A SCHOLARSHIP of £36,000 has been awarded to a Malmesbury teenager to pay for her university tuition fees.

Abigail Morgan, 17, applied to study civil engineering at several top UK universities and was delighted to learn that the James Dyson Foundation had chosen her as the recipient of its scholarship, paying for up to four years of her engineering degree.

Abigail had to fight off stiff competition from 16 other Malmesbury School students to win the scholarship. Students applying for the fund were asked to explain what inspired them about the degree they had chosen, as well as writing 300 words about their favourite invention.

She said: “My granddad was a civil engineer, and I was always interested in his work. I loved the idea of being able to understand the physical and human aspects of what made an engineering project work.

“The James Dyson Foundation scholarship will let me pursue my ambition of becoming a civil engineer myself – without the distraction of financial worries.”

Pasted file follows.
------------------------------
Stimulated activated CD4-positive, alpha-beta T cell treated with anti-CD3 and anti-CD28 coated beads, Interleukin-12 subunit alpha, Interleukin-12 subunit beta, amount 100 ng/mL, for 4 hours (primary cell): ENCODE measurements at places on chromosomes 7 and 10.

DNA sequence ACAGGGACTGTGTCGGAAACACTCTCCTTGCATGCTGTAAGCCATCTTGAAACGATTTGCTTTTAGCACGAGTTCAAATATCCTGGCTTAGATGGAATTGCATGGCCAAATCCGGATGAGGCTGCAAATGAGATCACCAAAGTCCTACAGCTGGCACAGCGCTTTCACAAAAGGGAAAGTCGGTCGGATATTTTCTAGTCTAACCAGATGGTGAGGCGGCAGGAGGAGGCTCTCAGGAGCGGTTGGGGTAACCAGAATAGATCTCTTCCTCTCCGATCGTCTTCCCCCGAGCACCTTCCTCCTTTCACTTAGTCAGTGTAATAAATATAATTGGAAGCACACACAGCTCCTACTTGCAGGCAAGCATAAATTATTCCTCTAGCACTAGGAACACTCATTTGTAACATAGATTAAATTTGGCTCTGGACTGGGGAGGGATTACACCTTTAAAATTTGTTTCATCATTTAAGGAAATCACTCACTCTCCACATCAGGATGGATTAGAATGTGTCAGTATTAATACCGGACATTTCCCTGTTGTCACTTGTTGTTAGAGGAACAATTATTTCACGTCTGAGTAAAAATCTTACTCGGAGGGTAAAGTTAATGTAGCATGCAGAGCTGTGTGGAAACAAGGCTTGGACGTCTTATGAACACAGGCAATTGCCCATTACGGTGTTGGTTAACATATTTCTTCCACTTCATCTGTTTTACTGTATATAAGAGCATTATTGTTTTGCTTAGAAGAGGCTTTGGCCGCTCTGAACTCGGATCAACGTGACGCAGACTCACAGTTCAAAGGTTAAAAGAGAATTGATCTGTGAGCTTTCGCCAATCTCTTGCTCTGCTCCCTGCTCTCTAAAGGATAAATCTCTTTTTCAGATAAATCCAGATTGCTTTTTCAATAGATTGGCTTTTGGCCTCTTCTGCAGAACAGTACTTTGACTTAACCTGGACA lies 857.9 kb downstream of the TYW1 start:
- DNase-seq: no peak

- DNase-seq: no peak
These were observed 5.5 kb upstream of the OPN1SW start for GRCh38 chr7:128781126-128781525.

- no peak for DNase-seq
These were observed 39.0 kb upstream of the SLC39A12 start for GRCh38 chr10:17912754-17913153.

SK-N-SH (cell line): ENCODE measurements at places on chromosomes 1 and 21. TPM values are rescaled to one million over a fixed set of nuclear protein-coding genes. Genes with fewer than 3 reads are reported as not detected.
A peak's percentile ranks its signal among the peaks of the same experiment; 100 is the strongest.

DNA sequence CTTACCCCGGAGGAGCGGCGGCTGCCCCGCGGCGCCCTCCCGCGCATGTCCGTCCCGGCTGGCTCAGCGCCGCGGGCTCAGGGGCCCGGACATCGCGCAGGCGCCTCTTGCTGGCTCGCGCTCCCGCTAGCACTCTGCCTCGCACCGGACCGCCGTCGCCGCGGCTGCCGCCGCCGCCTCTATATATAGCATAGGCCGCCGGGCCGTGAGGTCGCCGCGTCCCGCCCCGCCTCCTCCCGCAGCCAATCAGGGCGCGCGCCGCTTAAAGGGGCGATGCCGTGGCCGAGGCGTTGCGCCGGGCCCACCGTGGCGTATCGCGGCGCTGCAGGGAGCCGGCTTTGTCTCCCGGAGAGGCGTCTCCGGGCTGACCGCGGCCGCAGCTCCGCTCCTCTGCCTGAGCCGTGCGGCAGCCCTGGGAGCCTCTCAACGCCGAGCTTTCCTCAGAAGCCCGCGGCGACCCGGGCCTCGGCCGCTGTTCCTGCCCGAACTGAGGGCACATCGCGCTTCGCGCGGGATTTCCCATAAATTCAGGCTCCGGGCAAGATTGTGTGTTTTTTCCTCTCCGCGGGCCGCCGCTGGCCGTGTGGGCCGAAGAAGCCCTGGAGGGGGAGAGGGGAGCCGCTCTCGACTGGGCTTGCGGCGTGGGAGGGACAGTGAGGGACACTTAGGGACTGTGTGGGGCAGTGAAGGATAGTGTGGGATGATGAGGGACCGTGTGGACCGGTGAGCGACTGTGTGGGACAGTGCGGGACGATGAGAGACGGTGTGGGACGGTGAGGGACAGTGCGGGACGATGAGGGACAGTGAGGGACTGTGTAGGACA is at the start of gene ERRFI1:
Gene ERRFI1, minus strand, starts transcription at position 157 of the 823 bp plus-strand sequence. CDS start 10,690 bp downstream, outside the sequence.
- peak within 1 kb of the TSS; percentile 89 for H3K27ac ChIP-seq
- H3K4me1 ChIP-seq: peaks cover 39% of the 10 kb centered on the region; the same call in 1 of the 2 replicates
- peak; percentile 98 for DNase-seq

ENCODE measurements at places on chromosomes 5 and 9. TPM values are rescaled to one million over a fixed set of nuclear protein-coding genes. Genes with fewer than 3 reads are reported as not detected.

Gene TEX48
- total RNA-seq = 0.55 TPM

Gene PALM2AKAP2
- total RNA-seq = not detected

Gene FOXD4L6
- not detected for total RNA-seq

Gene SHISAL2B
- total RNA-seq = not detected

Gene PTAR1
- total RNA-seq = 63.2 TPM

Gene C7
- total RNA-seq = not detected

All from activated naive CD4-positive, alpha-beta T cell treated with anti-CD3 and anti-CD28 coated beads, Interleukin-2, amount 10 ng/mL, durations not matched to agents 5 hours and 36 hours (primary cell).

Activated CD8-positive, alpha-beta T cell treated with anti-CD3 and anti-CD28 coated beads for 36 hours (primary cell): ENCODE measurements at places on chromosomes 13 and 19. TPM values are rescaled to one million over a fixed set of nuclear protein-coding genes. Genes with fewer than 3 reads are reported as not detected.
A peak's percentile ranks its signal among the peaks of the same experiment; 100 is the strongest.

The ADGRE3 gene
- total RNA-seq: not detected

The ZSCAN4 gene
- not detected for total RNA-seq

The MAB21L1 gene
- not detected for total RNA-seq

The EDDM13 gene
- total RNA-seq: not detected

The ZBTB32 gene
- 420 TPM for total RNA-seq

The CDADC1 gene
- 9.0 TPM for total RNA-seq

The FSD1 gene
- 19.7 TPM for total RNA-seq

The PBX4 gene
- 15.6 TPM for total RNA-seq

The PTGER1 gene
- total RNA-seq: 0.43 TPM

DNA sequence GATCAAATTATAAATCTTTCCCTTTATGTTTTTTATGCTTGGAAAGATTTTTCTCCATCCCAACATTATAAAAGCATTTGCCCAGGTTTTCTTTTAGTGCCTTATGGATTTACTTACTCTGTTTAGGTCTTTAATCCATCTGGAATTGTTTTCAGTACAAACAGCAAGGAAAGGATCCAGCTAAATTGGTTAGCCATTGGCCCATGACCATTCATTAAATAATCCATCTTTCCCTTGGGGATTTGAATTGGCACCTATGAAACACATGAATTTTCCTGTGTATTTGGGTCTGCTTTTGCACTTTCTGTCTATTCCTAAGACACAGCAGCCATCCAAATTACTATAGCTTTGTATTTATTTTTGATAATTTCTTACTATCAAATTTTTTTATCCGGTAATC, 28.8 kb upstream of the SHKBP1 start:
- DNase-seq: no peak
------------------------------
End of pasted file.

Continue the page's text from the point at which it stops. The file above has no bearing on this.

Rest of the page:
Sir James Dyson said: “Abigail’s favourite invention was an unusual choice – Alfredo Moser’s zero electricity light, which uses the natural phenomenon of refraction to provide illumination.

“It’s clear Abigail has a real interest in engineering and the problems it can solve, and I’m sure she will become an excellent engineer.”

The award given to Abigail this year is awarded to a student from Malmesbury School planning to study science, technology, engineering, product design or maths at university.

Tim Gilson, Malmesbury School’s head teacher, says: “As a specialist maths and science school we understand the importance of these subjects as the foundation for challenging careers in science and engineering – but getting students to share our enthusiasm isn’t always easy.

“Our relationship with the James Dyson Foundation is invaluable; raising the profile of STEM subjects and helping to bring engineering to life.”

As well as the scholarship the James Dyson Foundation supports six Malmesbury School students studying Design and Technology A-level with bursaries of £1,000 and mentoring from Dyson engineers.

The James Dyson Foundation also recently donated state-of-the-art D&T equipment including a 3D printer and laser cutter to the school to let students to try professional design engineering methods in the classroom.